National Grandparents Day
Americans celebrate National Grandparents Day on the first Sunday of September after Labor Day. It serves to commemorate grandparents and grandparent figures. The most common tradition is for children to bring their grandparents to school for a special Grandparents Day program in their honor.
Grandchildren may also give cards and gifts or take their grandparents out to eat or another activity—National Grandparents Day sees four million cards sent. Many grandchildren also enjoy hearing stories of their family legacy from their grandparents on this day, making trips to nursing homes or other care centers for visits.
The official song of Grandparents Day, established in 2004, is “A Song for Grandma and Grandpa” by Johnny Prill. The official flower is the forget-me-not, which many grandchildren give their grandparents on this day. Very similar versions of Grandparents Day are celebrated all over the world, with some days celebrated with a separate Grandmothers Day and Grandfathers Day.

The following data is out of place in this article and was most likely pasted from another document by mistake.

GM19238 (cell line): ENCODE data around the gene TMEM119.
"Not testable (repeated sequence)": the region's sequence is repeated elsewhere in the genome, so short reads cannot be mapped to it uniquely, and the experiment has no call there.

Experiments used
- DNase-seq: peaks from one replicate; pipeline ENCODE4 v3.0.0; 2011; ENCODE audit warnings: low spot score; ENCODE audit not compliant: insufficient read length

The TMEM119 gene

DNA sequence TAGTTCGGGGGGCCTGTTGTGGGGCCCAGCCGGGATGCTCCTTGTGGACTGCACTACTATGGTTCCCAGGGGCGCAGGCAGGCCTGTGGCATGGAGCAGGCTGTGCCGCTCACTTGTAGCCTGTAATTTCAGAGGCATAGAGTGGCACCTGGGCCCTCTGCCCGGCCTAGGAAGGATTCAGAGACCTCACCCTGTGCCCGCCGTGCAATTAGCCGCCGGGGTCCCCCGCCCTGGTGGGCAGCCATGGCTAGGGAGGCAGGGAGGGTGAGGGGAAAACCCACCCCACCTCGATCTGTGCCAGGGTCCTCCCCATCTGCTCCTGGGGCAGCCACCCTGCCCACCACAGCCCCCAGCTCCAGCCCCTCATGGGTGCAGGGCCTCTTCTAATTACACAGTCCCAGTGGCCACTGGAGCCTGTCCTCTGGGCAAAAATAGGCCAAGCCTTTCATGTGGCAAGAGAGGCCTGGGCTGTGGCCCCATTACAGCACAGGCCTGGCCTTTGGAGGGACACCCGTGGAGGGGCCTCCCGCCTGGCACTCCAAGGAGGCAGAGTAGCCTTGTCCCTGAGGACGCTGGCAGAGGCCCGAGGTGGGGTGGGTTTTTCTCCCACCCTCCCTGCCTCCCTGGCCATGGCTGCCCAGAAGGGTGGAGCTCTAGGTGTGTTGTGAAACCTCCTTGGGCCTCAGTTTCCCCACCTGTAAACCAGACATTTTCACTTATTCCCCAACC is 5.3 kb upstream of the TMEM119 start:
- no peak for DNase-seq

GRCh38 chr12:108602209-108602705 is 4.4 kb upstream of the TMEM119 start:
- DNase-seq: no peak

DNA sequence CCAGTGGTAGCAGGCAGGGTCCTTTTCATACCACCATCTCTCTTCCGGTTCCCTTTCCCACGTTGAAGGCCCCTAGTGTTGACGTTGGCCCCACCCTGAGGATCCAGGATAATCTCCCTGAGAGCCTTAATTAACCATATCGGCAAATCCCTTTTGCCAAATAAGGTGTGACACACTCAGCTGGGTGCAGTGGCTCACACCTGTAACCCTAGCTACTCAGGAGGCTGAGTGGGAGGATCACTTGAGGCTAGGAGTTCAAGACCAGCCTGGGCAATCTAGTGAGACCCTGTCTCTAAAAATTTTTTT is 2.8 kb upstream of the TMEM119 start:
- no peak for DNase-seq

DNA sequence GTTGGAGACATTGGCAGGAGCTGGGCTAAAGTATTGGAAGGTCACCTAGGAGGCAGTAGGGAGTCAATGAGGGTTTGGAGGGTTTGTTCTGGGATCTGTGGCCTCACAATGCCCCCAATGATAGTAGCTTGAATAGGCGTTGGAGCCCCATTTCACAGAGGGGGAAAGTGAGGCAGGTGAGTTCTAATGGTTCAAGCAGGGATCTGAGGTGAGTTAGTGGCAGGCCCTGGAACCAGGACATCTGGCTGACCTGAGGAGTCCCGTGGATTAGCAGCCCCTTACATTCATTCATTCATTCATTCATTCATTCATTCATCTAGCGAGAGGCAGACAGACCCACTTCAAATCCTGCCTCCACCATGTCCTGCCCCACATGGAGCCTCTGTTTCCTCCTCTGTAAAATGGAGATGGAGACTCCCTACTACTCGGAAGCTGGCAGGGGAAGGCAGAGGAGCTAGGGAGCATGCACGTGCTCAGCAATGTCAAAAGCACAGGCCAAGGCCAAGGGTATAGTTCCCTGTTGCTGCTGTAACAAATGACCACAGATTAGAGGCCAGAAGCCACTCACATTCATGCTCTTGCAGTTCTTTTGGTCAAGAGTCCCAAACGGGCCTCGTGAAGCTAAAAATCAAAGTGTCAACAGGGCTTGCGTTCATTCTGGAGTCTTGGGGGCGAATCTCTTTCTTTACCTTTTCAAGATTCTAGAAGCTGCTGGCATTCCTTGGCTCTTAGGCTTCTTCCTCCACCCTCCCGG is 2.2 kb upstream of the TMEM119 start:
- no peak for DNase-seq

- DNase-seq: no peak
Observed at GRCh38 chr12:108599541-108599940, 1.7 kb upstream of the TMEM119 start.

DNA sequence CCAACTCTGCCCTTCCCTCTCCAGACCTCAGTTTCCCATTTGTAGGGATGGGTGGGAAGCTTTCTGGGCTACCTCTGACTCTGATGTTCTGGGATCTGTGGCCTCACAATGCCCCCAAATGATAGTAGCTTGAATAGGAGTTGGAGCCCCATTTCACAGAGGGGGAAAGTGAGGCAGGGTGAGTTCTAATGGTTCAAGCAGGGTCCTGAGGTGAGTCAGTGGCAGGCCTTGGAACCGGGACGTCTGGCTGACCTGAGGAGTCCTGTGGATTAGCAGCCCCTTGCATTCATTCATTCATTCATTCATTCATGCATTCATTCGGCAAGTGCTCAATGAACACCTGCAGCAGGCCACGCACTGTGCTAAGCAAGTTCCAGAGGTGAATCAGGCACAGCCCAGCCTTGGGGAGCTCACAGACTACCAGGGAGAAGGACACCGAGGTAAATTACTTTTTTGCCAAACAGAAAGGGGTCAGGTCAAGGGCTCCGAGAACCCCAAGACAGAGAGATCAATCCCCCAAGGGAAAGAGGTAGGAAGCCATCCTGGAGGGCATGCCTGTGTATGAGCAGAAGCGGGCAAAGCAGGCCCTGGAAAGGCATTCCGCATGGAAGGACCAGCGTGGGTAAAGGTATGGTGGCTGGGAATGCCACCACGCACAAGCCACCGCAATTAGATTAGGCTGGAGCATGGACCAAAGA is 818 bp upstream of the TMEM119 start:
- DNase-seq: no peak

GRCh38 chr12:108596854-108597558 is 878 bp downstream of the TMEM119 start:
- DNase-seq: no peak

There are different sources that may have founded Grandparents Day. Marian McQuade is known for working to get a bill proposed by Senator Jennings Randolph, signed, as it had not made it out of the committee stage. Marian contacted senators, congressman, and other politicians to organize support for the bill. Forty-three states proclaimed a Grandparents Day holiday within the next three years. Congress passed the law making National Grandparents Day into a national holiday to be celebrated the first Sunday after Labor Day in 1977, which President Jimmy Carter signed into law. McQuade wanted the holiday established in order to help promote the contributions of the elderly to the youth and encouraged them to “adopt” grandparents.
At the same time, Michael Goldgar was also campaigning for a Grandparents Day. Goldgar spent $11,000, seventeen trips to the capitol, and seven years lobbying for the day, inspired by his aunt, who lived in a nursing home.